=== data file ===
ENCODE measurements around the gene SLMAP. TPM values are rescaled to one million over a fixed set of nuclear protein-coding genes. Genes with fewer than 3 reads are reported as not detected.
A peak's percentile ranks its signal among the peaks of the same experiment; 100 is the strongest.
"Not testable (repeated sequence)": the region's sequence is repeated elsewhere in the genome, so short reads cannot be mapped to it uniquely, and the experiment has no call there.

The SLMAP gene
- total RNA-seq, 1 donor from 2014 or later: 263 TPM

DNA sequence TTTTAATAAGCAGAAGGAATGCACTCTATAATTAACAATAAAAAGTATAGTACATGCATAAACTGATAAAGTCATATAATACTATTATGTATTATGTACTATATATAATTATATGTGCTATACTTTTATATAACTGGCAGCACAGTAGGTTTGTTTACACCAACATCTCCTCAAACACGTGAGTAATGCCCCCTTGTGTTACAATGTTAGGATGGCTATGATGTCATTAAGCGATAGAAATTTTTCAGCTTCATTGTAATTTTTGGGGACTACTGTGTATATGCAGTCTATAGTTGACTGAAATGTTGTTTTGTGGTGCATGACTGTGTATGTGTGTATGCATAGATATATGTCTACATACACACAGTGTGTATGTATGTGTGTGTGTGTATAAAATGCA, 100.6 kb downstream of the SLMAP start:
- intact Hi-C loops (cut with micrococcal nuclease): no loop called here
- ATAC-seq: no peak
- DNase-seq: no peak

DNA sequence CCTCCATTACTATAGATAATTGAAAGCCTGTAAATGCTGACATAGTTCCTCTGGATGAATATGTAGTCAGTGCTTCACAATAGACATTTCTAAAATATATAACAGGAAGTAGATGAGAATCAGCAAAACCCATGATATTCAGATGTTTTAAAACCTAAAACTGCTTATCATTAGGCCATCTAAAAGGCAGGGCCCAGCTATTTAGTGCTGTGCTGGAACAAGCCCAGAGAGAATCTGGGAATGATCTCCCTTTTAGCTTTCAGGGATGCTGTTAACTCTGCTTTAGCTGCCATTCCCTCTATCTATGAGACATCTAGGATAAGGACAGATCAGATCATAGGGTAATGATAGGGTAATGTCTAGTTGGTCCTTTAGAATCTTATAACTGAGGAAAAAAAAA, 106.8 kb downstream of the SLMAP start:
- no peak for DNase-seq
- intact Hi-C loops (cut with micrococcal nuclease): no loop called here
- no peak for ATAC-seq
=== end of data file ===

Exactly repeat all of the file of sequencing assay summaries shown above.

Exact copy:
ENCODE measurements around the gene SLMAP. TPM values are rescaled to one million over a fixed set of nuclear protein-coding genes. Genes with fewer than 3 reads are reported as not detected.
A peak's percentile ranks its signal among the peaks of the same experiment; 100 is the strongest.
"Not testable (repeated sequence)": the region's sequence is repeated elsewhere in the genome, so short reads cannot be mapped to it uniquely, and the experiment has no call there.

The SLMAP gene
- total RNA-seq, 1 donor from 2014 or later: 263 TPM

DNA sequence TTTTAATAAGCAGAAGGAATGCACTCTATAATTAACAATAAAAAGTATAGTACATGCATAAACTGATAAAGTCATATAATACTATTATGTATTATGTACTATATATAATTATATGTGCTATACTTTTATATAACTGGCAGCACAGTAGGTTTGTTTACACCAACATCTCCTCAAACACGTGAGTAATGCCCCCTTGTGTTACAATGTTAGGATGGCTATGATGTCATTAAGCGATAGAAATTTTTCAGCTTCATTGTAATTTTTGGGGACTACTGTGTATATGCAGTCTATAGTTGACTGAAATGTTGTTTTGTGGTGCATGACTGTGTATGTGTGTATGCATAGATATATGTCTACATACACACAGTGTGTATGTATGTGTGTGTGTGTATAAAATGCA, 100.6 kb downstream of the SLMAP start:
- intact Hi-C loops (cut with micrococcal nuclease): no loop called here
- ATAC-seq: no peak
- DNase-seq: no peak

DNA sequence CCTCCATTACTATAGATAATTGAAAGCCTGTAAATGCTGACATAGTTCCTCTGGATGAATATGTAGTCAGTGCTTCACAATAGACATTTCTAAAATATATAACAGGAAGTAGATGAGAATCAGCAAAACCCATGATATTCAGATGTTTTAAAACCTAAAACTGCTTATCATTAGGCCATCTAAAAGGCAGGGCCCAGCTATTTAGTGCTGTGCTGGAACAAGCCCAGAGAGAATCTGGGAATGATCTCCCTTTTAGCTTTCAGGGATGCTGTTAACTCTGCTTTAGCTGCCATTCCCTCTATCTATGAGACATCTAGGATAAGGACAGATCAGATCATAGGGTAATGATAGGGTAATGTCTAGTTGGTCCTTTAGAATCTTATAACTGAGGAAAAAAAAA, 106.8 kb downstream of the SLMAP start:
- no peak for DNase-seq
- intact Hi-C loops (cut with micrococcal nuclease): no loop called here
- no peak for ATAC-seq